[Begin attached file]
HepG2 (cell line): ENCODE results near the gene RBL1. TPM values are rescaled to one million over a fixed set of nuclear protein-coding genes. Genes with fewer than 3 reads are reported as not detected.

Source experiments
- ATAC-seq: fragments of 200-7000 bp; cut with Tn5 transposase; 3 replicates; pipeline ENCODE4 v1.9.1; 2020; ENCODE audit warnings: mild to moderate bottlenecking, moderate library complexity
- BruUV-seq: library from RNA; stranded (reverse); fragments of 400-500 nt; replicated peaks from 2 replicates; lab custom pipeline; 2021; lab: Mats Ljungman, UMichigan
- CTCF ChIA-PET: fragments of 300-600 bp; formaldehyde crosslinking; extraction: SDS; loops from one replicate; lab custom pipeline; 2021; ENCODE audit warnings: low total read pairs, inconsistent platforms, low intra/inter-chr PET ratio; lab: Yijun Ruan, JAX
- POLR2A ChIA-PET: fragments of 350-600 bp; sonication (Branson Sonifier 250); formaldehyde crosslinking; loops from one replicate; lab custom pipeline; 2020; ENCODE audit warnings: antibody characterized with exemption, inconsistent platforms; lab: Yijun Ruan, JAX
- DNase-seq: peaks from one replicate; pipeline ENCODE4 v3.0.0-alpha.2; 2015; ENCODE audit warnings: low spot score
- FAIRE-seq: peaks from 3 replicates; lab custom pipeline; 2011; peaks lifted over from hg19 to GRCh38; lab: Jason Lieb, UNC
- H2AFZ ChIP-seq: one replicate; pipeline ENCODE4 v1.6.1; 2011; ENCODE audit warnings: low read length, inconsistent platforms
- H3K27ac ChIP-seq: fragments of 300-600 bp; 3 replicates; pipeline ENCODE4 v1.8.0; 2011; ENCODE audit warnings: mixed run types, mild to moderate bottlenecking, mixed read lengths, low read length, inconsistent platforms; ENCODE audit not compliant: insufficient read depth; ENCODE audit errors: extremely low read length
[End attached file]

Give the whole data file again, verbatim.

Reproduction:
HepG2 (cell line): ENCODE results near the gene RBL1. TPM values are rescaled to one million over a fixed set of nuclear protein-coding genes. Genes with fewer than 3 reads are reported as not detected.

Source experiments
- ATAC-seq: fragments of 200-7000 bp; cut with Tn5 transposase; 3 replicates; pipeline ENCODE4 v1.9.1; 2020; ENCODE audit warnings: mild to moderate bottlenecking, moderate library complexity
- BruUV-seq: library from RNA; stranded (reverse); fragments of 400-500 nt; replicated peaks from 2 replicates; lab custom pipeline; 2021; lab: Mats Ljungman, UMichigan
- CTCF ChIA-PET: fragments of 300-600 bp; formaldehyde crosslinking; extraction: SDS; loops from one replicate; lab custom pipeline; 2021; ENCODE audit warnings: low total read pairs, inconsistent platforms, low intra/inter-chr PET ratio; lab: Yijun Ruan, JAX
- POLR2A ChIA-PET: fragments of 350-600 bp; sonication (Branson Sonifier 250); formaldehyde crosslinking; loops from one replicate; lab custom pipeline; 2020; ENCODE audit warnings: antibody characterized with exemption, inconsistent platforms; lab: Yijun Ruan, JAX
- DNase-seq: peaks from one replicate; pipeline ENCODE4 v3.0.0-alpha.2; 2015; ENCODE audit warnings: low spot score
- FAIRE-seq: peaks from 3 replicates; lab custom pipeline; 2011; peaks lifted over from hg19 to GRCh38; lab: Jason Lieb, UNC
- H2AFZ ChIP-seq: one replicate; pipeline ENCODE4 v1.6.1; 2011; ENCODE audit warnings: low read length, inconsistent platforms
- H3K27ac ChIP-seq: fragments of 300-600 bp; 3 replicates; pipeline ENCODE4 v1.8.0; 2011; ENCODE audit warnings: mixed run types, mild to moderate bottlenecking, mixed read lengths, low read length, inconsistent platforms; ENCODE audit not compliant: insufficient read depth; ENCODE audit errors: extremely low read length